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What should I do if my dog ate chewing gum?

Although your dog eating gum might not seem like a big deal, some chewing gums are toxic to dogs. If your dog ate gum, our Bellevue veterinarians explain what to do.

The Dangers of Dogs Eating Gum

It seems like it shouldn't be a big deal if your dog happens to eat chewing gum, after all, people swallow gum all the time and it rarely becomes a problem.

The trouble is that when it comes to our canine companion xylitol, a common sweetener in sugar-free gum is highly poisonous for dogs.

How much xylitol would my dog need to eat to get sick?

Xylitol is a low-calorie artificial sweetener that is highly toxic to dogs and is found in many brands of chewing gum.

Dogs are so sensitive to xylitol that a single stick of gum could be enough to kill a small dog.

In general, about 0.05 grams of xylitol per pound of body weight is required to cause poisoning in dogs. Each piece of chewing gum contains about 0.22-1.0 grams of xylitol. This means that a single piece of gum could poison a 10-pound dog.

To keep xylitol out of dogs' reach, store it in closed cabinets or on high shelves. Furthermore, familiarize yourself with common household items that may contain xylitol to ensure you are aware of any potential risks to your dog.

What to do if my dog ate gum containing xylitol?

If so, urgent veterinary care is required. Please head to your nearest animal emergency hospital for urgent care!

What happens if a dog eats gum with xylitol in it?

Dogs are the only animals known to have a toxic reaction to xylitol.

Xylitol is quickly absorbed into your dog's bloodstream once eaten, and the effects of xylitol poisoning take only 30-60 minutes to manifest. This is why, if your dog has eaten xylitol-containing gum (or anything else), you should take them to the vet right away.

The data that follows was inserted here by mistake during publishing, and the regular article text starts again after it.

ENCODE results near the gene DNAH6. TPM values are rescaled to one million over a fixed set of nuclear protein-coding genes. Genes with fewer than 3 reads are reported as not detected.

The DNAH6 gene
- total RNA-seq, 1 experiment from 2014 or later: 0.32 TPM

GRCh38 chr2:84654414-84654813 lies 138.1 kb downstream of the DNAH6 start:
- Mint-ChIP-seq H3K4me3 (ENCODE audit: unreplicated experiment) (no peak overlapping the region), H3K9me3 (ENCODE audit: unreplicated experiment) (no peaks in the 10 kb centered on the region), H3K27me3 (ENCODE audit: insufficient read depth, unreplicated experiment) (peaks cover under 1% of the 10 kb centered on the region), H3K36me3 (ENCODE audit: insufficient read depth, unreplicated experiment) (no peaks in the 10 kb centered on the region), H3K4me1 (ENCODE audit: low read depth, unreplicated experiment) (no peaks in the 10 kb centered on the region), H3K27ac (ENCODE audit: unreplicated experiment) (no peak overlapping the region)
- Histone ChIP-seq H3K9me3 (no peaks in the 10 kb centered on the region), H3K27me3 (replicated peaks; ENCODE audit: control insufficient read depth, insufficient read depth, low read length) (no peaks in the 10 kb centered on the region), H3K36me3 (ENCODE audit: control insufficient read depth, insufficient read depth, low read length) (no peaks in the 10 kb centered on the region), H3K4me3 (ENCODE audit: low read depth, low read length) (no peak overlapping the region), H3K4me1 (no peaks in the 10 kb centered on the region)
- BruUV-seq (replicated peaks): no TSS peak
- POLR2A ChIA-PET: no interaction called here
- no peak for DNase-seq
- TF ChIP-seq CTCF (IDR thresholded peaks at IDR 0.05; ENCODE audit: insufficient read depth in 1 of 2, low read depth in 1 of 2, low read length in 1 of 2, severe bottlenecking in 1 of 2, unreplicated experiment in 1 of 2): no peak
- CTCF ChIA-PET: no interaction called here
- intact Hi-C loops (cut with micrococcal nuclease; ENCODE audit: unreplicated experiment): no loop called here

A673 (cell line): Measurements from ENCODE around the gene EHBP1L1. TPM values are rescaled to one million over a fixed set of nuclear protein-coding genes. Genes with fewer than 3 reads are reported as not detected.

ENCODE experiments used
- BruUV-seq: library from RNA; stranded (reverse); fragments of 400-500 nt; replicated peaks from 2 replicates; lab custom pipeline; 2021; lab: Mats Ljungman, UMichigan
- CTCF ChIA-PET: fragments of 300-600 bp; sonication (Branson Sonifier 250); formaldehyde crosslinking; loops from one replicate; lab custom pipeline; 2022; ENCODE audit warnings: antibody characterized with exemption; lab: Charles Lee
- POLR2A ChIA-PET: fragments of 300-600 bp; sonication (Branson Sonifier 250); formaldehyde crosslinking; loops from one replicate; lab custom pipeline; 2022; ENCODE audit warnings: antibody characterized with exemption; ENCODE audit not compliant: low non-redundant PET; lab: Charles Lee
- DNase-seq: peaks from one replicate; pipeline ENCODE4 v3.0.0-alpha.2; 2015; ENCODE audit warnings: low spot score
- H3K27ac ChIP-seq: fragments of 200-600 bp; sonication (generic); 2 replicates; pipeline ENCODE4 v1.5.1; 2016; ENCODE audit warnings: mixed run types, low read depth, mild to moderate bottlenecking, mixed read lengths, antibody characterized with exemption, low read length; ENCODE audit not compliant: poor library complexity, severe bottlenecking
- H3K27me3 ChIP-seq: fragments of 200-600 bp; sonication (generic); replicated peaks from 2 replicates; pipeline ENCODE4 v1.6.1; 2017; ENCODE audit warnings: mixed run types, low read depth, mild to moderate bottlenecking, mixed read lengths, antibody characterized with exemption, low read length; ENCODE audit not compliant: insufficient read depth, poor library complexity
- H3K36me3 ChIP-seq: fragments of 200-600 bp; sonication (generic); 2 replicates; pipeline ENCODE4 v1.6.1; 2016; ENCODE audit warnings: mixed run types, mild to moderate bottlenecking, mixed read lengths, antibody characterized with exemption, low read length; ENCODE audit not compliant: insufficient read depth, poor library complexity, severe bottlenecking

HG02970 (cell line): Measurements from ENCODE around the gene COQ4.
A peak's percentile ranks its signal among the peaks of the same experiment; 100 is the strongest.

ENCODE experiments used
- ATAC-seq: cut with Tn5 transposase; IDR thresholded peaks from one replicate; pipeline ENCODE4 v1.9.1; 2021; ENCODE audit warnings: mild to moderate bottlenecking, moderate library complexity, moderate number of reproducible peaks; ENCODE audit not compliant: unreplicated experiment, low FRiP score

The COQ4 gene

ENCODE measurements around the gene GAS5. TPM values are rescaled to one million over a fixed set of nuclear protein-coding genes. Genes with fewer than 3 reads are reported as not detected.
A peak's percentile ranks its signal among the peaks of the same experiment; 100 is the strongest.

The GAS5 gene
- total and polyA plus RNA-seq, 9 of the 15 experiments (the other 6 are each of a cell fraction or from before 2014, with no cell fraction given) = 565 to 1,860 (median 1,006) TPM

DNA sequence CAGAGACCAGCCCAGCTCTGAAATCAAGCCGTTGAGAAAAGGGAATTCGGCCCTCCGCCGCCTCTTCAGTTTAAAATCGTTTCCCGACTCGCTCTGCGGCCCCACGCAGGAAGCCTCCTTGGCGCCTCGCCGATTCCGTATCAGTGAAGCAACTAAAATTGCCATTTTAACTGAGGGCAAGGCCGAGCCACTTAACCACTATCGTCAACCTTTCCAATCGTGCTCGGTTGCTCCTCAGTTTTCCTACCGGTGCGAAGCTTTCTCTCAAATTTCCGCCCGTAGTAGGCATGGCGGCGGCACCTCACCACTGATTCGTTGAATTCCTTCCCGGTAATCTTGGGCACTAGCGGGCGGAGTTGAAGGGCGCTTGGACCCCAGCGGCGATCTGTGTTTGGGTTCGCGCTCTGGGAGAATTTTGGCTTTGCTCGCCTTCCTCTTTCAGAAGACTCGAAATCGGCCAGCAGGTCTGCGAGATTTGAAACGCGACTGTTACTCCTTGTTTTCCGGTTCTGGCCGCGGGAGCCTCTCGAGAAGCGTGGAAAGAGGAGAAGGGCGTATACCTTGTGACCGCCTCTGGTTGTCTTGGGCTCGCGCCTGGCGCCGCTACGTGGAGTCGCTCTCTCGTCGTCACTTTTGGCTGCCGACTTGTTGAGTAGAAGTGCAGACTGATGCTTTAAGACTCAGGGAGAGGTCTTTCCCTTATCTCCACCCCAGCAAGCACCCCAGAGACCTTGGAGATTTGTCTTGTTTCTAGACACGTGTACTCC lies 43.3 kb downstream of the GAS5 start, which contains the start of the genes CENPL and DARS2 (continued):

In dogs, xylitol ingestion typically results in extremely low blood sugar (hypoglycemia), which is caused by a massive release of insulin into the body. Once this happens, symptoms like:

  • Stumbling
  • Vomiting
  • Pale gums
  • Generalized weakness
  • Lethargy
  • Seizures
  • Tremors
  • Loss of consciousness
  • Coma
  • Severe liver damage

How will the vet treat my dog for xylitol poisoning?

Although there is no cure for xylitol poisoning, your veterinarian will closely monitor your dog for at least 12 hours, checking blood sugar levels and liver function and treating any symptoms that appear (symptoms may include weakness, staggering, and seizures). Depending on your dog's symptoms, treatment may include giving him an IV glucose solution for up to two days to help restore his blood sugar levels to normal.

What other things contain xylitol?

While this post is about gum, keep in mind that xylitol can be found in a variety of other foods and products that your dog eat, such as sugar-free candy, peanut butter, toothpaste, chewable vitamins, nasal sprays, sunscreen, deodorant, baby wipes, hair products, and various human medications.

If your dog consumes anything that may or does contain xylitol, get in touch with your veterinarian right away.

Is it still an emergency if my dog ate gum that doesn't contain xylitol?

Not all brands of sugar-free gum contain xylitol. Sugar substitutes such as sorbitol, aspartame, and mannitol are not considered to be poisonous for dogs.

However, it is important to note that dogs eating gum, especially large pieces, can cause intestinal blockages. If your dog exhibits any of the following signs of an intestinal blockage, please contact your veterinarian right away.

  • Vomiting 
  • Lack of energy
  • Reluctance to play
  • Abdominal pain 
  • Constipation
  • Loss of appetite

Note: The advice provided in this post is intended for informational purposes and does not constitute medical advice regarding pets. For an accurate diagnosis of your pet's condition, please make an appointment with your vet.

Contact our vets at Sawtooth Animal Center in Bellevue right away if your dog has eaten anything with xylitol in it.

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